Opera Scotland

Sea Symphony 2022Dundee Choral Union

Read more about the opera Sea Symphony

The First Symphony by Vaughan Williams is one of a handful of his works that remained in regular performance after his death, when most (even The Lark Ascending) fell into neglect for several decades.

As with the previous autumn's Verdi Messa da  Requiem this performance saw Dundee Choral Union joining forces with its St Andrews colleagues, while the Younger Hall continued to undergo extensive renovation.  This time the regular St Andrews conductor, Michael Downes, was in charge of their regular orchestra, the Heisenberg Ensemble, making its debut in the Dundee hall.  The band was, of course, much expanded by comparison with its usual numbers, and made an altogether excelent impression.  The players were also able to spread out to fill the generous Caird Hall stage.

The combined choirs produced a nice big sound, even if the Whitman texts were not always ideally clear.  There were also some occasional points where the pitch was not ideally true.  Nevertheless the performance as a whole was still thoroughly enjoyable.  It was very pleasing to see that the Choral Union's own conductor, Derek Clark, had taken the trouble to come through from Glasgow for the day and taken his place among the basses, singing with gusto. 

The soloists were also St Andrews regulars, with Ben McAteer having begun his singing career after studying chemistry there.  He was on excellent form, projecting clearly into the huge Caird Hall space.  Every word came over clearly, showing the benefit of his recent work with Scottish Opera on Gilbert and Sullivan.  The previous week he had been with them at Hackney Empire, singing Don Alhambra (The Gondoliers) and King Paramount (Utopia, Limited).   Wilma MacDougall was also on excellent form, with a sweet, clearly projected tone.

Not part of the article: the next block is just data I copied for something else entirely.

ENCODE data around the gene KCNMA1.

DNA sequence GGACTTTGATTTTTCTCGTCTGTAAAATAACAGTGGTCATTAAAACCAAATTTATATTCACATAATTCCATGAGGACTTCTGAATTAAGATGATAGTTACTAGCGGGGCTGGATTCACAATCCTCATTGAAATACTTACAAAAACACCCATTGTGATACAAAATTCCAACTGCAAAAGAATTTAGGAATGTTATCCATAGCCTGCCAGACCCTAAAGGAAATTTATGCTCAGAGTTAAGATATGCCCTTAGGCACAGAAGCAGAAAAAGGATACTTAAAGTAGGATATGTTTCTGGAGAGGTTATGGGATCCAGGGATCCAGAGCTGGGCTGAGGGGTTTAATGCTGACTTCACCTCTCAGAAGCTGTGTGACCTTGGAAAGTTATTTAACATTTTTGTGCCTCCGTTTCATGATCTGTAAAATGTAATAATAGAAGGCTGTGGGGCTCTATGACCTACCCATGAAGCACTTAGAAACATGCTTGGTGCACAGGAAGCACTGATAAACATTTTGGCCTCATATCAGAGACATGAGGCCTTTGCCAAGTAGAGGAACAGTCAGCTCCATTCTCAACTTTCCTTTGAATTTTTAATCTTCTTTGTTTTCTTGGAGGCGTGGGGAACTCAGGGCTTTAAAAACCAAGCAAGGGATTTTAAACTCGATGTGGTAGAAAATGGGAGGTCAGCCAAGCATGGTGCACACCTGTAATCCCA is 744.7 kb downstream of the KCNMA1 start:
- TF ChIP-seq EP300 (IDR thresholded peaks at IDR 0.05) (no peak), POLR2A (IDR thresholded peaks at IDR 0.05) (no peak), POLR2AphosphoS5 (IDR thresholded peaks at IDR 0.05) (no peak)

In previous performances of the Sea Symphony, the DCU have generally preceded it with the increasingly forgotten Elgar cantata The Music Makers.  On this occasion, however, the concert began with a great rarity in an orchestral work by Gustav Holst that only received its first public performance as recently as 1982.  His Walt Whitman Overture is an entirely appropriate companion piece, as Vaughan Williams adapted verses by Whitman for the symphony.  While beautifully orchestrated and full of attractive melody, it did not seem to be characteristic of mature Holst, but was still well worth hearing.

In the autumn the two choirs go their separate ways again, with the Younger Hall once again available.  While the planned collaboration was abbreviated due to the Covid pandemic, the two concerts that did happen gave enough of an indication that this collaboration should perhaps be continued from time to time.  There are many large scale choral masterworks that neither could tackle alone that we do not hear in this part of the country.

Performance DatesSea Symphony 2022

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Caird Hall | Dundee

10 Apr, 19.30

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